How did this happen? Without getting into too much details, allow me to summarise the principle: the amount of compensation in each case was determined by a formula that gave consideration to a deceased's age, annual salary, field of profession, education, and a few other factors that were deemed relevant to an individual's lifetime earning capacity. For example, a lawyer from a top school making six figures was considered worth more than another middle-aged individual who made a five-figure salary working for a building maintenance company.
A few years ago, while working on Bangladesh national environmental policy, I proposed that in order to prioritise our environmental problems and to determine how much we could allocate to addressing these problems, it is worth looking at the number of lives saved and health outcomes of these actions. While my goal was not to suggest that, we can get all our priorities right using this approach, one might be able to shed light onto issues such as clean drinking water, avoidance of traffic congestion, and various health and sanitary measures. This rethinking can be achieved if one is willing to consider the currently accepted principle of welfare economics that considers life, health and other quality of life outcomes desirable.
Is there a downside to this "value of life" algorithm? Sometimes one could take the argument to extremes. A rumor going around in the current health care debate is the following story: In UK, a patient suffering from terminal cancer of the liver was considering a surgery to treat her cancer. The team of physicians assessing her prognosis thought the surgery would prolong her life for 6 months. However, the surgery itself was expensive and the National Health Insurance Authority was faced with the difficult decision of authorising or not approving the procedure. It is rumored that the board decided that given the fact that 6 months of the women's life was not worth the six-figure cost of the surgery, she was denied authorisation and duly expired.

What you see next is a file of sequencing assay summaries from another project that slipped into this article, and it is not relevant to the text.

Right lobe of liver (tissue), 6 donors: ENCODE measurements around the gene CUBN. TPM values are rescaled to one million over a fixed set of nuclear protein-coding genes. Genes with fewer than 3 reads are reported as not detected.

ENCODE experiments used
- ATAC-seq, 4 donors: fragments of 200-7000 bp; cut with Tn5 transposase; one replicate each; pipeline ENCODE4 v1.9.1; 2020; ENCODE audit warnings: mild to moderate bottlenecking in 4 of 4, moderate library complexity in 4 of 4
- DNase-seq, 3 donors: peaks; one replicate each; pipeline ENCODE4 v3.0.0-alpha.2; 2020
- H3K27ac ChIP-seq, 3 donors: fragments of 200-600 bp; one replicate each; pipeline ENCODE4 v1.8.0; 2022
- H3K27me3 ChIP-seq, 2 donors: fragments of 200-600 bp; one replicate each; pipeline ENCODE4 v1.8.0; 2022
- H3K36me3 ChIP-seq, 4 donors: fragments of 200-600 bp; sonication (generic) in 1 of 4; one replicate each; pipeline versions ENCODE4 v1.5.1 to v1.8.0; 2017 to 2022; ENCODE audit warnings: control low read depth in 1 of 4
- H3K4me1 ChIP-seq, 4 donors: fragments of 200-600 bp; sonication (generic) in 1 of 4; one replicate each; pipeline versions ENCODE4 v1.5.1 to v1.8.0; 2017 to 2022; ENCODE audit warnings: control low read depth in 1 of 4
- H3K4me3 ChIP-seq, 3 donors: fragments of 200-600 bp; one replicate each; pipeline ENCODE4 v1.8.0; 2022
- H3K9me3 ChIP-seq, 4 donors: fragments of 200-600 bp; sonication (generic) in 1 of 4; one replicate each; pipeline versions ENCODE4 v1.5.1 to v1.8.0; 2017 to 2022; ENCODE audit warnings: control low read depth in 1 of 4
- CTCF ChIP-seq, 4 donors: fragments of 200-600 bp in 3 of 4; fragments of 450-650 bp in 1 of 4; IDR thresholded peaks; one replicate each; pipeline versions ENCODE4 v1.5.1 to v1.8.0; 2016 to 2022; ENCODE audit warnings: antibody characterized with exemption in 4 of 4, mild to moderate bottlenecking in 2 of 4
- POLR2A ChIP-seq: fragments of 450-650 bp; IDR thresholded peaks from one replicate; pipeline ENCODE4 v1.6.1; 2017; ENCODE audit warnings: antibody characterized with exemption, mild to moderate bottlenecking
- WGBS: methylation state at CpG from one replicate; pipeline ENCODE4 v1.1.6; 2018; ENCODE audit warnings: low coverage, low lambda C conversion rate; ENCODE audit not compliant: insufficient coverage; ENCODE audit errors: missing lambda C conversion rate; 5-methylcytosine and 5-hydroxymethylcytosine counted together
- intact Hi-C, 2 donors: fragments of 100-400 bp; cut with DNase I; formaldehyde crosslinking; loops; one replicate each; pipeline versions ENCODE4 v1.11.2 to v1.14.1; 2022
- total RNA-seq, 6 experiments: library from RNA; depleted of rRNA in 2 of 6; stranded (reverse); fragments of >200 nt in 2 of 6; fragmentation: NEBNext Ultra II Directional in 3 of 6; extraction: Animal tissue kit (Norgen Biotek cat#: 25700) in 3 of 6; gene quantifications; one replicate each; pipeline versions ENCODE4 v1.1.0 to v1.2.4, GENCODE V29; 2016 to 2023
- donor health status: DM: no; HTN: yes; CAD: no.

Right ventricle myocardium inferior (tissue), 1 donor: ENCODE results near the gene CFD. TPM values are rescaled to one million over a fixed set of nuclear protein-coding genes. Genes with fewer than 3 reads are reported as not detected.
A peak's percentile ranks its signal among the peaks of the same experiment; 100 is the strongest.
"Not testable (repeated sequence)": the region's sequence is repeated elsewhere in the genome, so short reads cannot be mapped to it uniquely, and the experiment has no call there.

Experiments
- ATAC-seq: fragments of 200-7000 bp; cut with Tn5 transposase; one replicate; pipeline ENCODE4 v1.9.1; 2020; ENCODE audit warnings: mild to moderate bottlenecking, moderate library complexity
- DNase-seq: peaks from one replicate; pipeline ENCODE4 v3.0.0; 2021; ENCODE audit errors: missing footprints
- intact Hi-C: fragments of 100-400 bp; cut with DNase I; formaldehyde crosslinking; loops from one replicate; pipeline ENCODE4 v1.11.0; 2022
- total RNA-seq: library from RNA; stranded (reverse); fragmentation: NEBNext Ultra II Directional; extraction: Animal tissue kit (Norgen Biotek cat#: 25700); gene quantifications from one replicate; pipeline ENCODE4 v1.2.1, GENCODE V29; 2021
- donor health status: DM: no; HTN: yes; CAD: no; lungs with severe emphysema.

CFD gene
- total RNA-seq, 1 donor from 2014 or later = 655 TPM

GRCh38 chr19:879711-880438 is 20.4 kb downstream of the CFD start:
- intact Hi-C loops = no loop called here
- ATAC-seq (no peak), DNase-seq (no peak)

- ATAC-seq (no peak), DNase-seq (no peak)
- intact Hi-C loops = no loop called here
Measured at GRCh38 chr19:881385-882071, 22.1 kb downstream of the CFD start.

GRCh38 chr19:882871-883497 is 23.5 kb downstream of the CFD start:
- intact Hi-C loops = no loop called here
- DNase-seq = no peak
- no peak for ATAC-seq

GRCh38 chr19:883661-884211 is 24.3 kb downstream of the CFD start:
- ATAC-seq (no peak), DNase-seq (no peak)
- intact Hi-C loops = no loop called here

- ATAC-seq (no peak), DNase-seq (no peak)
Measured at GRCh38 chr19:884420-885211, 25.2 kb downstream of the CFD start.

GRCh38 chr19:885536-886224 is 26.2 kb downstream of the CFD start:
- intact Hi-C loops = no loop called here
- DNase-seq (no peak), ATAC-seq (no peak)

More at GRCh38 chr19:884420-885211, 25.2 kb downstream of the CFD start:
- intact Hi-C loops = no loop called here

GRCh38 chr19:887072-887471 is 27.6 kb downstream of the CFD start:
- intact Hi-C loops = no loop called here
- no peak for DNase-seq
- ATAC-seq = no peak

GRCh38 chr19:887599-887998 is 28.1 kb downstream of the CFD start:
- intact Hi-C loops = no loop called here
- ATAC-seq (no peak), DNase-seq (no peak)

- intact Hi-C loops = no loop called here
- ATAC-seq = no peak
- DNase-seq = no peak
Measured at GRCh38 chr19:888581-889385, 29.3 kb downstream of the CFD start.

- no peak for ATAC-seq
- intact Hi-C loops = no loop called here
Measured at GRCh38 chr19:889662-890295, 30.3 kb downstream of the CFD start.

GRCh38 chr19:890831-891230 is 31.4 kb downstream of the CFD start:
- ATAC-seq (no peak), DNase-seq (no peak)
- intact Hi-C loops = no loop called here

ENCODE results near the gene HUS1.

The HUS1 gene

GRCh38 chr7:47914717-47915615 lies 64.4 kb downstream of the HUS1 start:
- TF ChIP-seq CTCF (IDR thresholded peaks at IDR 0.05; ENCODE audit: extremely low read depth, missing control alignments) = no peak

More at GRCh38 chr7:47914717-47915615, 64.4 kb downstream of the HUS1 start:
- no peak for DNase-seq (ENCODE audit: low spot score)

The concept of value of life assumes enormous importance in the context of environmental and medical policy. If another major oil spill occurs in the USA causing loss of lives, or a chemical company is found to be illegally dumping toxic waste in the ground without any remediation and this causes cancer in the neighboring towns, the courts and civil administration have to make a determination of the cost of lives lost. The principle is of importance. If we ignore the principle due to philosophical or religious beliefs or do not give any importance to lives or health effects of any industrial or natural disaster, we cannot adequately determine the importance of projects that compete for limited funds. After the Bhopal accident in India, it became known that many cost-cutting measures contributed to the failures that caused the gas leak. However, if Union Carbide (UCC), a US company, had asked the simple question: What are the potential costs of failure and how much damage could it cause, even the low average compensation amount (Rs. 100,000) would have forced UCC to maintain the safety and maintenance protocols they had in place but never followed. If human lives are considered "free" and as expendable as clean air and water, we'll soon find ourselves making the wrong decisions in many other areas of public policy. Do we cut down trees in a park, only because there is no use for them except for recreational purposes? Is a reservoir to be drained and built over because its only use now is for swimming and boating?
Answers to these questions can be only explored if we are willing to grapple with the thorny issue of the "value of life".
Briefly, my point is that while paradoxical as it might sound, only if we put a monetary value to life would we be able to value and save human lives. If power generation has a market value, and human life does not, then soon we'll have power generation taking precedence over projects that positively affect human life and health, protect our ecology, and improve quality of life.
Dr. Abdullah Shibli taught Economics at Dhaka University, and has worked at Harvard University and the World Bank. He is Managing Partner of NAS Enterprises, LLC, an international consulting firm.